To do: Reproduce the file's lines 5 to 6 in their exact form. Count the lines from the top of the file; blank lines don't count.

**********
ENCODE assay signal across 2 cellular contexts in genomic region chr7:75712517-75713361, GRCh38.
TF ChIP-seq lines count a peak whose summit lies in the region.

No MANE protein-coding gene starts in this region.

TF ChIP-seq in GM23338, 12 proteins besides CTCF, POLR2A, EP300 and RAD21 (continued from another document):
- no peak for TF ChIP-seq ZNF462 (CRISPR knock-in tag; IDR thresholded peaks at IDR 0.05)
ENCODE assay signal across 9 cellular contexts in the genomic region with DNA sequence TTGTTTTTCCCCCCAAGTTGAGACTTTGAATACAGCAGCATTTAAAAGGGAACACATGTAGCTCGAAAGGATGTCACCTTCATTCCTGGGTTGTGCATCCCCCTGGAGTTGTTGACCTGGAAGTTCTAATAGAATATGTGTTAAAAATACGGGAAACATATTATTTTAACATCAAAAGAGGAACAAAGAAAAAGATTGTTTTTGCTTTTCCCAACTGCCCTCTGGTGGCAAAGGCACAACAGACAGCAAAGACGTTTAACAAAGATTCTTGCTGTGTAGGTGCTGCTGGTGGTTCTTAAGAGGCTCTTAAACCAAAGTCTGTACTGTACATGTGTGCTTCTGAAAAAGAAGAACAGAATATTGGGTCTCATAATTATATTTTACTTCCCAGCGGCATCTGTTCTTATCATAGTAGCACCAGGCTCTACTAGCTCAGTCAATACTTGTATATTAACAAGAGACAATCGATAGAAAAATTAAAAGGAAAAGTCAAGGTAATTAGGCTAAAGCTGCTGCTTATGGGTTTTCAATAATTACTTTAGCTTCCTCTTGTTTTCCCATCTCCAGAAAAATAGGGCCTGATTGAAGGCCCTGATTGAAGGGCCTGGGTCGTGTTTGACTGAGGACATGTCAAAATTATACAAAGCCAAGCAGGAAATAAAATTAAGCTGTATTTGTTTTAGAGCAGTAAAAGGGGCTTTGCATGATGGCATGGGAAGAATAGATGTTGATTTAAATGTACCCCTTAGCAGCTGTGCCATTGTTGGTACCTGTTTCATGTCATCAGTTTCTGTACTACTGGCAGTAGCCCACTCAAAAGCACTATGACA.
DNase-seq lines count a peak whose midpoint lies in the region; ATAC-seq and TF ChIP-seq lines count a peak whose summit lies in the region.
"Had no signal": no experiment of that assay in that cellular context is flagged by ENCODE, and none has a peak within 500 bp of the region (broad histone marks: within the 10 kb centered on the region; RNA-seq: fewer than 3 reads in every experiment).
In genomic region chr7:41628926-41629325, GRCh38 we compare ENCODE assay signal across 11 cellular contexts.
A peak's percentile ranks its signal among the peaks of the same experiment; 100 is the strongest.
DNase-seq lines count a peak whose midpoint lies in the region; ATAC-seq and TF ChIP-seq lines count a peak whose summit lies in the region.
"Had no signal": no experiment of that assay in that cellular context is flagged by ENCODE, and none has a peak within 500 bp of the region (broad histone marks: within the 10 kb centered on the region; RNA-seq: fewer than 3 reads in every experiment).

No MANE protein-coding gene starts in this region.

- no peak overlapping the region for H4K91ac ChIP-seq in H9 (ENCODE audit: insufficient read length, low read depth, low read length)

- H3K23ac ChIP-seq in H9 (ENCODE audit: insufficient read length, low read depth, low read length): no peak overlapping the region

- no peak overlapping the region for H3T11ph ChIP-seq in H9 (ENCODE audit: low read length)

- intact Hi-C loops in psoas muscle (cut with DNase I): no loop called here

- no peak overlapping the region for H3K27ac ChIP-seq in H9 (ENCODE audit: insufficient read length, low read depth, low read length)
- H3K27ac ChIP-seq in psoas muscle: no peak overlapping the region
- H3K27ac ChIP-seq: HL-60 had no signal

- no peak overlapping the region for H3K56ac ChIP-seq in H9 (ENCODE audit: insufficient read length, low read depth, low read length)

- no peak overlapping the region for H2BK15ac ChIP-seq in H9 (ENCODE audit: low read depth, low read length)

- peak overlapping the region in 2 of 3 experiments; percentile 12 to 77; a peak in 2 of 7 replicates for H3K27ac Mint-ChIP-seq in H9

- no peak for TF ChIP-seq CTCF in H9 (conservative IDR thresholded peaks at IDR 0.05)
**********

- no peak for TF ChIP-seq ZNF462 (CRISPR knock-in tag; IDR thresholded peaks at IDR 0.05)
ENCODE assay signal across 9 cellular contexts in the genomic region with DNA sequence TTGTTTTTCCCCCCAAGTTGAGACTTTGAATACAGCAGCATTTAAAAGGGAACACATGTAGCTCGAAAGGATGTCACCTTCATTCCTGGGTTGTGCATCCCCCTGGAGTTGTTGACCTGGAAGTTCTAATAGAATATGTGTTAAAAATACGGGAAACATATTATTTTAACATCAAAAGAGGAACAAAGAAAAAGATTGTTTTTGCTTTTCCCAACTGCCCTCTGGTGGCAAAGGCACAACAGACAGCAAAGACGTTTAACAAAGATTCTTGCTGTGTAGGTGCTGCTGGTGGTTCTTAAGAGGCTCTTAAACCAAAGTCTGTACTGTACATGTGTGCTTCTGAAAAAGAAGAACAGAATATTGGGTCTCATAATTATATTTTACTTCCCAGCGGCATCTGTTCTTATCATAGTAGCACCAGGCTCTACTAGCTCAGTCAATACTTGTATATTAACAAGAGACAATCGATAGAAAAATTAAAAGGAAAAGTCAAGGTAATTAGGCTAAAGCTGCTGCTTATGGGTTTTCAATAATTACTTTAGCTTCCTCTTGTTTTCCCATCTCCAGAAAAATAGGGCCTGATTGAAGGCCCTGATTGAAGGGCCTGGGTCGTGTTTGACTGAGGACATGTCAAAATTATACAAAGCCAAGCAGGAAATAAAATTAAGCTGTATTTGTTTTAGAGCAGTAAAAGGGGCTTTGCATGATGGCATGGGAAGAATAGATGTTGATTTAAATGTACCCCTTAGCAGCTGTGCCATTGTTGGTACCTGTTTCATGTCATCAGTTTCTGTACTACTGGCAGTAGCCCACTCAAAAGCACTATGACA.